Care of Aunt - no POA

Discussion in 'I care for a person with dementia' started by Cath59, Apr 19, 2017.

  1. Cath59

    Cath59 Registered User

    Jan 23, 2015
    46
    I haven't visited this forum for some time, but remember wonderful support when my mother was ill - so I'm just hoping someone out there may have some ideas or advice for me.
    I have an 89 year old aunt, who has been living alone, but has recently suffered a mild stroke. She is now very confused, but has been transferred to a rehab ward close to her home. She has no children, but four nieces - myself and three cousins. As the last of our mothers' family, she matters a lot to all of us, but none of us live particularly close. One of my cousins is "only" a couple of hours drive, and has been pretty amazing in keeping an eye on her - but is in no position to put in more time than she already does.
    I'm kicking myself for not having pushed harder for her to sign POAs, but she was always a very private person when it came to finances, and we are where we are. It's no longer appropriate.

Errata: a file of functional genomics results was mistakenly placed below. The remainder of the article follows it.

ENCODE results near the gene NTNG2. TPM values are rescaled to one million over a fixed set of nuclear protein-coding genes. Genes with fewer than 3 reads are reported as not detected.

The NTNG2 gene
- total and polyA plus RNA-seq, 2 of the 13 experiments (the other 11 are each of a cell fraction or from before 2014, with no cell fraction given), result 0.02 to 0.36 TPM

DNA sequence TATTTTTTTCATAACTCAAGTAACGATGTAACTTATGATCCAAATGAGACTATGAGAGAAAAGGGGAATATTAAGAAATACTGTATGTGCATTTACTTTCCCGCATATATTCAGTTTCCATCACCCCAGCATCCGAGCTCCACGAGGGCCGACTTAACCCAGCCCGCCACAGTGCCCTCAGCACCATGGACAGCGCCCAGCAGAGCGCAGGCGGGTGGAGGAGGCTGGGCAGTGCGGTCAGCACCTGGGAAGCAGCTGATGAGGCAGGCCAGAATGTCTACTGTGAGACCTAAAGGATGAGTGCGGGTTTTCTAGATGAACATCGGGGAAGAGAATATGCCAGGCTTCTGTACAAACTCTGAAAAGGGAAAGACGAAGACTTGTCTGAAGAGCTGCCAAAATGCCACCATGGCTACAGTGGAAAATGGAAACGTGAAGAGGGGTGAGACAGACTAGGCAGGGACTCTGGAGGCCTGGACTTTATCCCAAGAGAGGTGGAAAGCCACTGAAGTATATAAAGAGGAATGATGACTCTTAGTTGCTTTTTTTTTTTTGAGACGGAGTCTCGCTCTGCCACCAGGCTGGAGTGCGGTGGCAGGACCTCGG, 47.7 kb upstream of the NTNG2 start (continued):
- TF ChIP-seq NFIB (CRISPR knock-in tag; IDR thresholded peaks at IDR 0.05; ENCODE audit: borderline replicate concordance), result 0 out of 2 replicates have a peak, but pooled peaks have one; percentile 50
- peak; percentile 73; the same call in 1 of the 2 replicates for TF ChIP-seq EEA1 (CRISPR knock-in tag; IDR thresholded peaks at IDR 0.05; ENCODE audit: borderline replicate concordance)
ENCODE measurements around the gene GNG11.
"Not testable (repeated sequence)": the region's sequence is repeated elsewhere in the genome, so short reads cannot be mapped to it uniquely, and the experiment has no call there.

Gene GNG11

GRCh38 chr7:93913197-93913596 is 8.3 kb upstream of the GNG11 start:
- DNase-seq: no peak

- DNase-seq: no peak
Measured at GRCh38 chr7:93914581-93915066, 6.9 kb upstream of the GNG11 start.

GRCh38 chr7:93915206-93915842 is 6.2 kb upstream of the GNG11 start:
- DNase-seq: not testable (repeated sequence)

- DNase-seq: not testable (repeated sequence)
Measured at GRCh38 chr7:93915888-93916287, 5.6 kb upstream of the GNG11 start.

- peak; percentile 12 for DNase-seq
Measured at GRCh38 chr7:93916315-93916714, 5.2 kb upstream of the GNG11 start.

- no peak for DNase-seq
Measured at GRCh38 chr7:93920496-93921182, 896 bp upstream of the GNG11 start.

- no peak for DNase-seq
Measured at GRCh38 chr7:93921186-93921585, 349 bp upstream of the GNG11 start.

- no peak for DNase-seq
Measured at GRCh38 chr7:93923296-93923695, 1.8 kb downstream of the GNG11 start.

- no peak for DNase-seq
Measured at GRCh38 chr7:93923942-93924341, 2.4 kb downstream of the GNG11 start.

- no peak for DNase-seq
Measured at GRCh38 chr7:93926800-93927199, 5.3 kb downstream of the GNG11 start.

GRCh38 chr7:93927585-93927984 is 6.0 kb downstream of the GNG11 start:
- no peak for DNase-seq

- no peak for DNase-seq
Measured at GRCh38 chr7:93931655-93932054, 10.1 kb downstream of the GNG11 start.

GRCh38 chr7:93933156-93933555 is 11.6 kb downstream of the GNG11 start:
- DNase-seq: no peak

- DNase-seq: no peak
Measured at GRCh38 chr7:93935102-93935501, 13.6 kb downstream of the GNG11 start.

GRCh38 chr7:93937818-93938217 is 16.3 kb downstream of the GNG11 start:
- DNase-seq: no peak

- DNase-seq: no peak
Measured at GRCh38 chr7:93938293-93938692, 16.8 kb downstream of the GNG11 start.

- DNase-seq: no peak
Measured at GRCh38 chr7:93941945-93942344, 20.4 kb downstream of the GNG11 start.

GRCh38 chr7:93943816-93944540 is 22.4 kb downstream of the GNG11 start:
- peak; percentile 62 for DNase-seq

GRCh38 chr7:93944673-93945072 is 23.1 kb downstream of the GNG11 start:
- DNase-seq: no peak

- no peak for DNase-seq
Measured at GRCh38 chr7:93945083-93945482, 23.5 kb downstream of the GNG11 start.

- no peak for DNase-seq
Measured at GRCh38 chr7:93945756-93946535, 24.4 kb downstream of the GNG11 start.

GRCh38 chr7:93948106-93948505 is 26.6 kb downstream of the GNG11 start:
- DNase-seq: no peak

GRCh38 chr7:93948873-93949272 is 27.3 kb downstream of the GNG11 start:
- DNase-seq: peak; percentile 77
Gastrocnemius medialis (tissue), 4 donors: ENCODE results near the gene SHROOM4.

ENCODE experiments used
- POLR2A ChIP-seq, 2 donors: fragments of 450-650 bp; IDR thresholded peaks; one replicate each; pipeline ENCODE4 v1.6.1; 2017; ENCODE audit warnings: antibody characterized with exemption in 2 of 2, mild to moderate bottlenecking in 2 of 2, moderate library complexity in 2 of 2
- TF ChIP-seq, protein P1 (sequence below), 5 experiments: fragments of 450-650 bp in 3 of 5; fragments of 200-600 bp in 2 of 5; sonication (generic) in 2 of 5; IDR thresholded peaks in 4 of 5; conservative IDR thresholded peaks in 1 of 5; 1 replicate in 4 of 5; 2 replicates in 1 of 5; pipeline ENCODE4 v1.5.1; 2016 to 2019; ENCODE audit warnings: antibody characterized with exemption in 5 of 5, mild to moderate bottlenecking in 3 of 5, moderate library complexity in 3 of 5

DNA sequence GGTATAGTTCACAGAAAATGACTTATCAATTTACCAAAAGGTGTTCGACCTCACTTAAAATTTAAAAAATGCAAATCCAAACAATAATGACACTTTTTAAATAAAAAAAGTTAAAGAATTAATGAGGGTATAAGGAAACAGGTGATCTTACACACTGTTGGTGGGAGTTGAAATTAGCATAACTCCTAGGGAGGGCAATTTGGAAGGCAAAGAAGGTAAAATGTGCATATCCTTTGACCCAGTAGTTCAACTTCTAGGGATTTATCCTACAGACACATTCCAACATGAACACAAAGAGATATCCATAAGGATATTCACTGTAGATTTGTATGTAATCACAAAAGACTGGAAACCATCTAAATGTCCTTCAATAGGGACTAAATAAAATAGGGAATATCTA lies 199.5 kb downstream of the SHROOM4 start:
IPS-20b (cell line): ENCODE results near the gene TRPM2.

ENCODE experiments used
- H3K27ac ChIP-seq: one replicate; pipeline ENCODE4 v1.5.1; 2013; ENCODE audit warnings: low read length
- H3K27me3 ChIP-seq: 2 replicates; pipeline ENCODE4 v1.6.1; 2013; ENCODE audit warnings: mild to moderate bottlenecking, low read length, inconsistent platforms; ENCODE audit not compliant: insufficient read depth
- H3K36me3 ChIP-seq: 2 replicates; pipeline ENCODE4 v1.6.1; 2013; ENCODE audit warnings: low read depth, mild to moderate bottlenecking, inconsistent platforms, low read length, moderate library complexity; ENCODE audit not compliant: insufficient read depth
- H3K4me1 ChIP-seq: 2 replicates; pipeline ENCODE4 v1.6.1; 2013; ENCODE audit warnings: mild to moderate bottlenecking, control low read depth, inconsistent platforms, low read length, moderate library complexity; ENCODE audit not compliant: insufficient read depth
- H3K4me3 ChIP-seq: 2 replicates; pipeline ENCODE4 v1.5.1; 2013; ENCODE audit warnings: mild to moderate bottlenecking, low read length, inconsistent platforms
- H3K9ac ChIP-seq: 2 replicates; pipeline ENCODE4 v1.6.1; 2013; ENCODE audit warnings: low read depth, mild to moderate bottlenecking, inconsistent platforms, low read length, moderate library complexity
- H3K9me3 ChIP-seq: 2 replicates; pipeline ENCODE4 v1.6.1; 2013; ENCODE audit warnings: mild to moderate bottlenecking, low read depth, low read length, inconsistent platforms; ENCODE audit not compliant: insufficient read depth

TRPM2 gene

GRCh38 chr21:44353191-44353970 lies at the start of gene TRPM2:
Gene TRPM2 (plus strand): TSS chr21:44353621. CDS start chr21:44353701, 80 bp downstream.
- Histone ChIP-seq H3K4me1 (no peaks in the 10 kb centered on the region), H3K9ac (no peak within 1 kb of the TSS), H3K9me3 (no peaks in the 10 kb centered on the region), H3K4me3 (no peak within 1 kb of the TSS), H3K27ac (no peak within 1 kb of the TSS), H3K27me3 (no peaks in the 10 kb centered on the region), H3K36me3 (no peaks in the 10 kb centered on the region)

Now the question I'm hoping someone may have some thoughts on - the hospital tells us that they are planning to discharge her to her home. Not immediately, but in the not too distant future. I know about applying to the Court of Protection to be a legal deputy, but I also know from experience that it's a lengthy process - and couldn't be completed quickly enough to be useful here.
    We would all be delighted if she is well enough to return home safely (it would be the best outcome), but are all pretty sceptical that it will really be appropriate for her to be there with a package of a maximum of four short carer visits a day. Unless she shows improvement, and without family close by, it is likely that she would be better in a care home.
    In answer to the obvious question about what she wants herself, her general answer to any question is "I don't know".
    She has a reasonable pension (retired teacher), and I would imagine savings, but obviously without POA we can't access those, and I'm pretty sure that she couldn't deal with it herself. I'm sure the local authority would consider her self funding.
    So, IF we're really concerned that she shouldn't be sent home, is there anything we can do?
    I'm still hoping she may improve before discharge, but at the moment, everyone seems to think her mental function is getting worse rather than better.
    I should probably add that after experiences with my mother and severely disabled brother I have a deep distrust of hospital discharge teams - but that's another story!
     

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